Both callers reported seeing Pellerin holding a knife while in the parking lot, after he left the store, but that he put it back in his bag, Haley said. He said both callers averred that Pellerin did not threaten anyone.
The body camera footage provided to the family came from the first responding officer, who arrived to the store where the calls were made. The footage shows Pellerin walking away and the officer, who was ordering him to return, Haley said. Pellerin exchanged words with the officer with his hands in the air, Haley said, and the video clearly shows his palms and fingers not in possession of a knife.
Pellerin turned and walked away from the officer at a normal pace, Haley said, and the next six minutes shows the officer walking behind him. At no point can Pellerin be seen reaching into his bag, where the callers said he had put his knife, Haley said.
The pursuing officer fired a taser that appeared to hit Pellerin’s bag, Haley said, describing a still photograph of the taser shot. Haley also noted that an autopsy commissioned by the family showed no evidence of Pellerin being struck with a taser. The results of the Lafayette Parish Coroner’s Office autopsy have not been released.
Pellerin stumbled to the ground twice while crossing the divided road to the gas station, and by that time several officers — the total number is unclear — aided in the pursuit. After the shooting, one of the officers can be heard on the video saying he had also fired a taser but missed.
“If he was one of the converging officers on him, that means he made the right decision in trying to de-escalate at that time,” Haley said. “What if the other five or six other officers would have done the same thing?”
The Pellerin family's lawsuit is against 10 unidentified Lafayette officers labeled as John Doe 1-10, along with interim Lafayette Police Chief Scott Morgan, the Lafayette Police Department, Lafayette Consolidated Government and two insurance companies identified as ABC Insurance Company and XYZ Insurance Company.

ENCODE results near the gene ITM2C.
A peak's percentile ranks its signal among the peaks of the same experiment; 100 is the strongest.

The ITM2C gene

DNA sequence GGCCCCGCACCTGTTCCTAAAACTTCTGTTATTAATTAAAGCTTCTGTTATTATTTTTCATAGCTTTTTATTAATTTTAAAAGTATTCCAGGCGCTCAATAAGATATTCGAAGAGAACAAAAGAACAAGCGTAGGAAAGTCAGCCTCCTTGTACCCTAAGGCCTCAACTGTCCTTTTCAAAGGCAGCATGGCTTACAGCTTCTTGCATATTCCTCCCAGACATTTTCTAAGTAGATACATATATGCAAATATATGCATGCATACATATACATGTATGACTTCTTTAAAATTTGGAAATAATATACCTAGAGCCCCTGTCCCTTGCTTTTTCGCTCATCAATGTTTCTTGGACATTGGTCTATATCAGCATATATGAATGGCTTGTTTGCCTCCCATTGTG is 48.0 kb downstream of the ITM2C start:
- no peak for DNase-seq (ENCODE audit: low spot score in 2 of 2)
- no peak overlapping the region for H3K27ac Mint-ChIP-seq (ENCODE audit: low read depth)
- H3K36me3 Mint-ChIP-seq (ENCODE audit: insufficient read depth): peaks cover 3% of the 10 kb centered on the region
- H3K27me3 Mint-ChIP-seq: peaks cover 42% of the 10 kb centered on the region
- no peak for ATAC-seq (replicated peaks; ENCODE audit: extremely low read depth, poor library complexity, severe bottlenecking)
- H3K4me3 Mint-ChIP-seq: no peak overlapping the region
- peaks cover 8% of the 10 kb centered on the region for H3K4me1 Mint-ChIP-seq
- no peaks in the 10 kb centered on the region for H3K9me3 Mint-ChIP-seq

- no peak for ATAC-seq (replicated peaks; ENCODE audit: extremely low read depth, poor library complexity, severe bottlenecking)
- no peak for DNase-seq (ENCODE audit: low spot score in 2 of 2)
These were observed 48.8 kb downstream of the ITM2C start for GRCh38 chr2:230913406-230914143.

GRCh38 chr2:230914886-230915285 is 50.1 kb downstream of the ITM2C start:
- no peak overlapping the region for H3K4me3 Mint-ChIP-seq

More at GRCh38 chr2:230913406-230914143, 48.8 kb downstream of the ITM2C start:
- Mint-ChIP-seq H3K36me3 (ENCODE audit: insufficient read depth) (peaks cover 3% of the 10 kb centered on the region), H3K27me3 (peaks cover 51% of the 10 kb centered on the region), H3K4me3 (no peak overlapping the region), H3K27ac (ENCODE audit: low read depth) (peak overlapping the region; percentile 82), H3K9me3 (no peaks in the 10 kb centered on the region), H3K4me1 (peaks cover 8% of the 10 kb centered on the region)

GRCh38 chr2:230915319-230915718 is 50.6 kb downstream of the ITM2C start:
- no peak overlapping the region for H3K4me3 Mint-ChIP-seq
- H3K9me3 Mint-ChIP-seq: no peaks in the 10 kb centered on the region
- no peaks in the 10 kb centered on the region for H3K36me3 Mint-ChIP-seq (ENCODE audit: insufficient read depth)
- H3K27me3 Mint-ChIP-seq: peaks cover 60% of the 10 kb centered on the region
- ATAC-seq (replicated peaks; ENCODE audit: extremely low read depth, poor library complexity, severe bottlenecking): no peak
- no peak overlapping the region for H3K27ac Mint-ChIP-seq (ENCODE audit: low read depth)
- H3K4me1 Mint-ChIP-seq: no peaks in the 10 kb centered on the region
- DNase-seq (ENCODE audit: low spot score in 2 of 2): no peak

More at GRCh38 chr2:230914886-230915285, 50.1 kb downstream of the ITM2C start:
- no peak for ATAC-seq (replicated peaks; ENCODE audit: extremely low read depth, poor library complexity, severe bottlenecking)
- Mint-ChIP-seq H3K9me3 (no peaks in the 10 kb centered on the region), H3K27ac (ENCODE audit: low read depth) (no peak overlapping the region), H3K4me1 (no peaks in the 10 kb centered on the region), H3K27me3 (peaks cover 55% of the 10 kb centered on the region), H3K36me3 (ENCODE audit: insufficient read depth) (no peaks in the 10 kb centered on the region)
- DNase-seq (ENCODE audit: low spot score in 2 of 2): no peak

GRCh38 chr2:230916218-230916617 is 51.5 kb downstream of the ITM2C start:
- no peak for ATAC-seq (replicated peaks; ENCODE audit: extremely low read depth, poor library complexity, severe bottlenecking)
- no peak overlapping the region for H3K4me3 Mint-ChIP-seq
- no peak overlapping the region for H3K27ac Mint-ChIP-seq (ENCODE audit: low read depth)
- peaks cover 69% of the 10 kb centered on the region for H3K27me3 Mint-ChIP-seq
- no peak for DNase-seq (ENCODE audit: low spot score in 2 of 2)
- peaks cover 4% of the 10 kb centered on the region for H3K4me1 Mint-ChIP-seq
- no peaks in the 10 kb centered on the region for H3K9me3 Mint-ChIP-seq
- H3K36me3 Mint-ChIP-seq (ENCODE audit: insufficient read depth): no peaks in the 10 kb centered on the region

John Doe 1 is thought to be the initial responding officer, and John Doe 2, 3 and 4 are thought to be the officers who fired their weapons at Pellerin, the lawsuit says.
John Doe 5 was the direct supervisor of the first four officers; John Doe 6 was the watch supervisor and John Doe 7 was the watch commander the night of Pellerin's shooting.
John Doe 8, 9 and 10 arrived at the gas station before the shooting but did not attempt to intervene, deescalate the situation or use nonlethal force, "such as maneuvering their police vehicles to block Mr. Pellerin or strike and immobilize him," the lawsuit says.
"All defendants acted jointly and in concert and conspiracy which led to the death of Mr. Pellerin," the lawsuit states.
The lawsuit claims police and city-parish leadership did not adequately train officers on proper police practices, such as how to deescalate a situation, how to properly deal with citizens suffering from mental illness and when to use deadly force.
Typically, police and other government officials have qualified immunity from civil lawsuits unless a plaintiff can prove a clear violation of constitutional rights that any reasonable person would know.
"A lot of this has to do with making sure we got past qualified immunity," Haley said. "You have to show patterns of practices. We have the big picture based on what we're able to see in the body cam videos, but a lot of the details referencing the supervising, or lack thereof, will be forthcoming when we get into discovery."
Suggesting Pellerin's case is not unique, the lawsuit points to statistics published by the Lafayette Police Department that "show a pattern, custom, and practice of excessive use of force, including improper use of lethal force."
Lafayette Police submitted 1,172 use of force reports between 2010 and 2019, which equates to about one every three days, the lawsuit says.
During the same time period, there were 107 civil lawsuits filed against the Police Department, the lawsuit says.
Examples cited in the Pellerin family's lawsuit include civil suits concerning a 2009 alleged killing of a black man suspected of auto theft, a 2011 traffic stop in which a motorist's arm bone was allegedly snapped "in half," a 2012 incident in which police allegedly tackled a woman from behind while handcuffed, and 2013 and 2016 incidents in which men were allegedly shot in the back while fleeing.
"The LPD's excessive use of force and improper deadly use of force cases show a clear pattern of excessive and improper use of force, including lethal force, against African-Americans like Mr. Pellerin," the lawsuit says.
The Pellerin family is not suing for a specific amount of money, although federal lawsuits require a dispute to exceed $75,000 because smaller claims are settled in lower courts.
Instead of a monetary figure, the family is suing for justice, according to Haley.
"Justice is transparency," he said. "Justice would be 48 to 72 hours after a critical incident, such as this, that if the request is made by a family, if the request is made by the public, by the media, that footage is released. That's the first part of justice. Justice looks like transparency."